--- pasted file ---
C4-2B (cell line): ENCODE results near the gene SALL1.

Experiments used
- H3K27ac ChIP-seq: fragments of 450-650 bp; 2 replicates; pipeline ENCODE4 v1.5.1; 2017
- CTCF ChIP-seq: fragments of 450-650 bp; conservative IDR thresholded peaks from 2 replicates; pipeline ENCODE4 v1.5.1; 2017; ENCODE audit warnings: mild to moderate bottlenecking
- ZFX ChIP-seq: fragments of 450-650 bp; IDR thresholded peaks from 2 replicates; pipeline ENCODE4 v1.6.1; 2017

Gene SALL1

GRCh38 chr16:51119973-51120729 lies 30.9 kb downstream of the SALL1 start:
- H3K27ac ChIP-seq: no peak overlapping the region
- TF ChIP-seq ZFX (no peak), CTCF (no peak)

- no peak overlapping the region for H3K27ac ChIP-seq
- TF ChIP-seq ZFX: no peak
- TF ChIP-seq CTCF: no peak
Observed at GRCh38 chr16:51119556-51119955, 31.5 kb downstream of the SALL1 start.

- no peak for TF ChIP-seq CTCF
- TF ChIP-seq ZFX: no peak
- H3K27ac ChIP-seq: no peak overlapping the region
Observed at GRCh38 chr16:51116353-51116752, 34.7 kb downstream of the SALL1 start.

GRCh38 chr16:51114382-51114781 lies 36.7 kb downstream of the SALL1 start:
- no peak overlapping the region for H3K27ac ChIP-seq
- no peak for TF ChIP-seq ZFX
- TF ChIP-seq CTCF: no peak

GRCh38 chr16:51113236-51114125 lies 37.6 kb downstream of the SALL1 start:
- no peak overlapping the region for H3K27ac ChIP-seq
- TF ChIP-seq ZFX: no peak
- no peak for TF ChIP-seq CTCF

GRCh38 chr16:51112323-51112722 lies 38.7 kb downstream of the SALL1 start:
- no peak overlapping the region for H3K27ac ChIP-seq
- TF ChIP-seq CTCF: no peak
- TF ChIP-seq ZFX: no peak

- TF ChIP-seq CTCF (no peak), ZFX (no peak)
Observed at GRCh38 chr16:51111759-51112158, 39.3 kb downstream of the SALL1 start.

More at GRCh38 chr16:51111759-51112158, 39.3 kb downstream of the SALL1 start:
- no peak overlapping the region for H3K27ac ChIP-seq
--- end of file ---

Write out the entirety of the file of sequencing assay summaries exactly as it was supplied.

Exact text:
C4-2B (cell line): ENCODE results near the gene SALL1.

Experiments used
- H3K27ac ChIP-seq: fragments of 450-650 bp; 2 replicates; pipeline ENCODE4 v1.5.1; 2017
- CTCF ChIP-seq: fragments of 450-650 bp; conservative IDR thresholded peaks from 2 replicates; pipeline ENCODE4 v1.5.1; 2017; ENCODE audit warnings: mild to moderate bottlenecking
- ZFX ChIP-seq: fragments of 450-650 bp; IDR thresholded peaks from 2 replicates; pipeline ENCODE4 v1.6.1; 2017

Gene SALL1

GRCh38 chr16:51119973-51120729 lies 30.9 kb downstream of the SALL1 start:
- H3K27ac ChIP-seq: no peak overlapping the region
- TF ChIP-seq ZFX (no peak), CTCF (no peak)

- no peak overlapping the region for H3K27ac ChIP-seq
- TF ChIP-seq ZFX: no peak
- TF ChIP-seq CTCF: no peak
Observed at GRCh38 chr16:51119556-51119955, 31.5 kb downstream of the SALL1 start.

- no peak for TF ChIP-seq CTCF
- TF ChIP-seq ZFX: no peak
- H3K27ac ChIP-seq: no peak overlapping the region
Observed at GRCh38 chr16:51116353-51116752, 34.7 kb downstream of the SALL1 start.

GRCh38 chr16:51114382-51114781 lies 36.7 kb downstream of the SALL1 start:
- no peak overlapping the region for H3K27ac ChIP-seq
- no peak for TF ChIP-seq ZFX
- TF ChIP-seq CTCF: no peak

GRCh38 chr16:51113236-51114125 lies 37.6 kb downstream of the SALL1 start:
- no peak overlapping the region for H3K27ac ChIP-seq
- TF ChIP-seq ZFX: no peak
- no peak for TF ChIP-seq CTCF

GRCh38 chr16:51112323-51112722 lies 38.7 kb downstream of the SALL1 start:
- no peak overlapping the region for H3K27ac ChIP-seq
- TF ChIP-seq CTCF: no peak
- TF ChIP-seq ZFX: no peak

- TF ChIP-seq CTCF (no peak), ZFX (no peak)
Observed at GRCh38 chr16:51111759-51112158, 39.3 kb downstream of the SALL1 start.

More at GRCh38 chr16:51111759-51112158, 39.3 kb downstream of the SALL1 start:
- no peak overlapping the region for H3K27ac ChIP-seq